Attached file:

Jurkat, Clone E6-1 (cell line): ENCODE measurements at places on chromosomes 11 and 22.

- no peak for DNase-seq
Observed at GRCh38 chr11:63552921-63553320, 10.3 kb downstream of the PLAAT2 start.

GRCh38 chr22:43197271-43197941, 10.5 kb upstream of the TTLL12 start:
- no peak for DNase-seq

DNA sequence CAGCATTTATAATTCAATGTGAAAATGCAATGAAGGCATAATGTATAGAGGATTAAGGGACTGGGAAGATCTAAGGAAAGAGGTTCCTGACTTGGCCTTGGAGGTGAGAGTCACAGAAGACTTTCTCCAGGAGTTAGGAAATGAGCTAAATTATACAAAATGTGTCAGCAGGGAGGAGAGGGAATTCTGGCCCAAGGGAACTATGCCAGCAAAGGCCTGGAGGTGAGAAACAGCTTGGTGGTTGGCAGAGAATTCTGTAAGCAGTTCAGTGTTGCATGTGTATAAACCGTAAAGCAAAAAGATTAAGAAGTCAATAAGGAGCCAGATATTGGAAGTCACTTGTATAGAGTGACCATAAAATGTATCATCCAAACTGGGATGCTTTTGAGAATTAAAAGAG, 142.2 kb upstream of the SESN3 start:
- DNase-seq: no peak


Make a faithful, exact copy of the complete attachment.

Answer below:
Jurkat, Clone E6-1 (cell line): ENCODE measurements at places on chromosomes 11 and 22.

- no peak for DNase-seq
Observed at GRCh38 chr11:63552921-63553320, 10.3 kb downstream of the PLAAT2 start.

GRCh38 chr22:43197271-43197941, 10.5 kb upstream of the TTLL12 start:
- no peak for DNase-seq

DNA sequence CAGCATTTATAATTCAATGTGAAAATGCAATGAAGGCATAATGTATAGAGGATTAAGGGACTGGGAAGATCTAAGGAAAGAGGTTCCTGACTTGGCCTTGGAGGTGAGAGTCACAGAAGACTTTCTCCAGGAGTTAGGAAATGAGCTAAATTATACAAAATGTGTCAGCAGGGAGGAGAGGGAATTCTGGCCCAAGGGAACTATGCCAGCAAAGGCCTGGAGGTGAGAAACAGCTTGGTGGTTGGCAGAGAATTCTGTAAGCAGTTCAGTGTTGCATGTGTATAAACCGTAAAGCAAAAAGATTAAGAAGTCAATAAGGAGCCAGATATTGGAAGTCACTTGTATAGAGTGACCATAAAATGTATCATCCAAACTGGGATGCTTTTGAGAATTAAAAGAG, 142.2 kb upstream of the SESN3 start:
- DNase-seq: no peak